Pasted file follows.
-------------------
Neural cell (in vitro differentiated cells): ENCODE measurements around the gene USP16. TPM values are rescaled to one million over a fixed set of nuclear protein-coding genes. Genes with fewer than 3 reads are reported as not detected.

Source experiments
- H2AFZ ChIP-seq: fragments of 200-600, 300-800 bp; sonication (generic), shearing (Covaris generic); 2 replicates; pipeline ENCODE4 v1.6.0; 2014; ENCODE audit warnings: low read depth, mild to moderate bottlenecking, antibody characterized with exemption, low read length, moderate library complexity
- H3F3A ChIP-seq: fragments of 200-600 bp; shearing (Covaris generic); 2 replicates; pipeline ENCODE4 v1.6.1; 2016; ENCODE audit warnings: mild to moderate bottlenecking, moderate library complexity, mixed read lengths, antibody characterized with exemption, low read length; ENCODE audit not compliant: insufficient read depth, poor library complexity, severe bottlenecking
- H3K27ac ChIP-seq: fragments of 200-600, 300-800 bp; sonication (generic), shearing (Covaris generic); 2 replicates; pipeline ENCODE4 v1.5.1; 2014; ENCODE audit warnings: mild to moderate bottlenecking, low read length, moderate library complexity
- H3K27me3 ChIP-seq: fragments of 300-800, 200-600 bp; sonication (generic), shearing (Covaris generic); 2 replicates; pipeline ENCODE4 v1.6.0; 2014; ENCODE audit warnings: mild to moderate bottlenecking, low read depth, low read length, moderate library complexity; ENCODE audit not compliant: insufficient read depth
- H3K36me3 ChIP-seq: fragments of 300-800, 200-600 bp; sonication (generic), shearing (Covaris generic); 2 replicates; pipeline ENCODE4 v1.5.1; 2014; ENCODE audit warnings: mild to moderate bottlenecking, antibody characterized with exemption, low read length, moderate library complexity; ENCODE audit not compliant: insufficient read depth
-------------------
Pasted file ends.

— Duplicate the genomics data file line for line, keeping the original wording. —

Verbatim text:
Neural cell (in vitro differentiated cells): ENCODE measurements around the gene USP16. TPM values are rescaled to one million over a fixed set of nuclear protein-coding genes. Genes with fewer than 3 reads are reported as not detected.

Source experiments
- H2AFZ ChIP-seq: fragments of 200-600, 300-800 bp; sonication (generic), shearing (Covaris generic); 2 replicates; pipeline ENCODE4 v1.6.0; 2014; ENCODE audit warnings: low read depth, mild to moderate bottlenecking, antibody characterized with exemption, low read length, moderate library complexity
- H3F3A ChIP-seq: fragments of 200-600 bp; shearing (Covaris generic); 2 replicates; pipeline ENCODE4 v1.6.1; 2016; ENCODE audit warnings: mild to moderate bottlenecking, moderate library complexity, mixed read lengths, antibody characterized with exemption, low read length; ENCODE audit not compliant: insufficient read depth, poor library complexity, severe bottlenecking
- H3K27ac ChIP-seq: fragments of 200-600, 300-800 bp; sonication (generic), shearing (Covaris generic); 2 replicates; pipeline ENCODE4 v1.5.1; 2014; ENCODE audit warnings: mild to moderate bottlenecking, low read length, moderate library complexity
- H3K27me3 ChIP-seq: fragments of 300-800, 200-600 bp; sonication (generic), shearing (Covaris generic); 2 replicates; pipeline ENCODE4 v1.6.0; 2014; ENCODE audit warnings: mild to moderate bottlenecking, low read depth, low read length, moderate library complexity; ENCODE audit not compliant: insufficient read depth
- H3K36me3 ChIP-seq: fragments of 300-800, 200-600 bp; sonication (generic), shearing (Covaris generic); 2 replicates; pipeline ENCODE4 v1.5.1; 2014; ENCODE audit warnings: mild to moderate bottlenecking, antibody characterized with exemption, low read length, moderate library complexity; ENCODE audit not compliant: insufficient read depth